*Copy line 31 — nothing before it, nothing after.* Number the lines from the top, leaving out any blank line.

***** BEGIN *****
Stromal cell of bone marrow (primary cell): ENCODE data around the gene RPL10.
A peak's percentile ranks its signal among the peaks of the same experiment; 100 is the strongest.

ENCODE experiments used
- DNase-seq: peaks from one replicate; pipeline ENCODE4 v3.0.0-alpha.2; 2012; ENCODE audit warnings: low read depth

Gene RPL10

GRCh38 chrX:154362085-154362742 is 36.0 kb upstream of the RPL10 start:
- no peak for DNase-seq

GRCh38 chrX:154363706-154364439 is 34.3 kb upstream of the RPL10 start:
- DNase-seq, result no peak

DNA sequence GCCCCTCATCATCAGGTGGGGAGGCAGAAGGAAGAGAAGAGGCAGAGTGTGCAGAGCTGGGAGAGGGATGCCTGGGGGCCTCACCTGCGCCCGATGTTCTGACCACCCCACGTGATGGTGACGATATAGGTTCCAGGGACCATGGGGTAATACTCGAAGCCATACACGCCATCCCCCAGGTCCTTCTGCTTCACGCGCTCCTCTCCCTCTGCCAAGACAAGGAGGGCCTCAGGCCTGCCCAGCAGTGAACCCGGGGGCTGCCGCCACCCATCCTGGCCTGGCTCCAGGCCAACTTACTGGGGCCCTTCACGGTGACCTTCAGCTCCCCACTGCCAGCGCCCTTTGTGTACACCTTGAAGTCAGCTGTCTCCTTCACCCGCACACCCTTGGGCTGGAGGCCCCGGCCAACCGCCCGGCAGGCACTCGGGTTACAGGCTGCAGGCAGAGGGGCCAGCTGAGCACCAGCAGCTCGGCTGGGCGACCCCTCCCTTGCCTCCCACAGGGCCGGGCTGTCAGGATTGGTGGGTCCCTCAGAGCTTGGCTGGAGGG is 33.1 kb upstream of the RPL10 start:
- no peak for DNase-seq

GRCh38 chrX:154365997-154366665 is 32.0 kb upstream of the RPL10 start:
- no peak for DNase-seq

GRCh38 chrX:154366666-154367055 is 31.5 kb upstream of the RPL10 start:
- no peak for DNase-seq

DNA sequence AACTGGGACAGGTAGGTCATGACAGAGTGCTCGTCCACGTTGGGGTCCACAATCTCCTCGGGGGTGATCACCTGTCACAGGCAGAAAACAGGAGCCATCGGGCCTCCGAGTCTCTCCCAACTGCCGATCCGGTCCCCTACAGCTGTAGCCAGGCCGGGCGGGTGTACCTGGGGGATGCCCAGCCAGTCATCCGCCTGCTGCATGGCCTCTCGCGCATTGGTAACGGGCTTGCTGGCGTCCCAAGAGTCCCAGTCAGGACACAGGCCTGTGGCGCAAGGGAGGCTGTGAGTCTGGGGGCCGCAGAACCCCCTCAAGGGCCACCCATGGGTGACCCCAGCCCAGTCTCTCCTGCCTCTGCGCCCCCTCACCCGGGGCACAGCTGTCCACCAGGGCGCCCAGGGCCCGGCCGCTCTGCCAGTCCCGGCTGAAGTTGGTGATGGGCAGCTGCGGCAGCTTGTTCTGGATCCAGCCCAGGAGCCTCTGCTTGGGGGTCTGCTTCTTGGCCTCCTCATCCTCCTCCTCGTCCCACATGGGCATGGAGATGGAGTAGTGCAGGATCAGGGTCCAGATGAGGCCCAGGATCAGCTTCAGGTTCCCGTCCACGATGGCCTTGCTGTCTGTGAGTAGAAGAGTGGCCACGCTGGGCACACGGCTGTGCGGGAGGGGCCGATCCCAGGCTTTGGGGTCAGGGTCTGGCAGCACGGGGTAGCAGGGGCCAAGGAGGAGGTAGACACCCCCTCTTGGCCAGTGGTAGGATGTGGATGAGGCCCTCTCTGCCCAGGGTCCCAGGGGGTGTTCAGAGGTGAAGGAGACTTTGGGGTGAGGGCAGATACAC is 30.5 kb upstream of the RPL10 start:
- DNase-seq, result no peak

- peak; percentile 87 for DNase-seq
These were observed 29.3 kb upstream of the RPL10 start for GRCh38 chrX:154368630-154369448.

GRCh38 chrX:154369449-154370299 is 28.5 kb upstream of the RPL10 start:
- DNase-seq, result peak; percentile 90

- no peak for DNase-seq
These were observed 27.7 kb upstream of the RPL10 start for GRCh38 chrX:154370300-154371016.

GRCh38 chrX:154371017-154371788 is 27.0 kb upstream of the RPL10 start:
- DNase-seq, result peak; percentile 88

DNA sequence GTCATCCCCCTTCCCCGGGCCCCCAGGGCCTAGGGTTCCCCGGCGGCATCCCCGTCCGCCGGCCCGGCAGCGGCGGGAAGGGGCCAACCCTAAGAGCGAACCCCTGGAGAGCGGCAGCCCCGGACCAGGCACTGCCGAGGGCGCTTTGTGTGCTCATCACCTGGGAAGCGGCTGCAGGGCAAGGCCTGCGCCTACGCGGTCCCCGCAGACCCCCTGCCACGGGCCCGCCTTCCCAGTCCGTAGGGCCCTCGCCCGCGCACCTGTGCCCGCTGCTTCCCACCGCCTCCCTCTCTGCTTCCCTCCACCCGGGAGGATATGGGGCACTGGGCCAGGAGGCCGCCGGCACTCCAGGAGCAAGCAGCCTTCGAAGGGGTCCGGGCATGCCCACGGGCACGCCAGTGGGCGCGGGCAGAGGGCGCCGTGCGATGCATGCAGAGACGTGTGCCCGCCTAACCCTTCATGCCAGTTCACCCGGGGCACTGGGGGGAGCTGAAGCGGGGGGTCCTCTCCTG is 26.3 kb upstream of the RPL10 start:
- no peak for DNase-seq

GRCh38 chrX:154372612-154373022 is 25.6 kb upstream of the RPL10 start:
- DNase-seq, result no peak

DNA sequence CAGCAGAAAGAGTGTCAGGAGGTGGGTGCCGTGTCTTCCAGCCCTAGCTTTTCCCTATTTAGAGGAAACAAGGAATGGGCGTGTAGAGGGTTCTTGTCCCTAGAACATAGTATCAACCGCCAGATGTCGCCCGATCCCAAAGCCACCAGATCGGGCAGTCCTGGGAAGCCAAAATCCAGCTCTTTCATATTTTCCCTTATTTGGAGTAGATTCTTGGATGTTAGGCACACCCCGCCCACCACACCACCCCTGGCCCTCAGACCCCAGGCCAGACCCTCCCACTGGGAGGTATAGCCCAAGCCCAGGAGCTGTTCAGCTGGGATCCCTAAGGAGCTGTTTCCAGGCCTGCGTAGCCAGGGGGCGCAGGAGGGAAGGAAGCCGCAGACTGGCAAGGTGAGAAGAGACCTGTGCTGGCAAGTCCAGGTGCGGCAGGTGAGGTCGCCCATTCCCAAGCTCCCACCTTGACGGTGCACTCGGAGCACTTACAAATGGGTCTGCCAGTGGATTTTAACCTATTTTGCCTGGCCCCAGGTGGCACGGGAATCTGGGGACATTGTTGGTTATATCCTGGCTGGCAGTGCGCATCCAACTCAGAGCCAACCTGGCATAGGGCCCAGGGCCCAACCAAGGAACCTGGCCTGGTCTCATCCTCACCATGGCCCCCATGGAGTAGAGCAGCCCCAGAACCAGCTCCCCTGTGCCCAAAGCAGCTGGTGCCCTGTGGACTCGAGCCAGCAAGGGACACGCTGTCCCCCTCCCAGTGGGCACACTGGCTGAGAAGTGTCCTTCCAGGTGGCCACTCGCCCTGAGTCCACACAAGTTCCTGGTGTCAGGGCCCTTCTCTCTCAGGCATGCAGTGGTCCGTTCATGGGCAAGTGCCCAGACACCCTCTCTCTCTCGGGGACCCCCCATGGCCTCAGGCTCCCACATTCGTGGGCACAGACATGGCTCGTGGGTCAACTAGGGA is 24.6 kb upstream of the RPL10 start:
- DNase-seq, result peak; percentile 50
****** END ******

- DNase-seq, result peak; percentile 50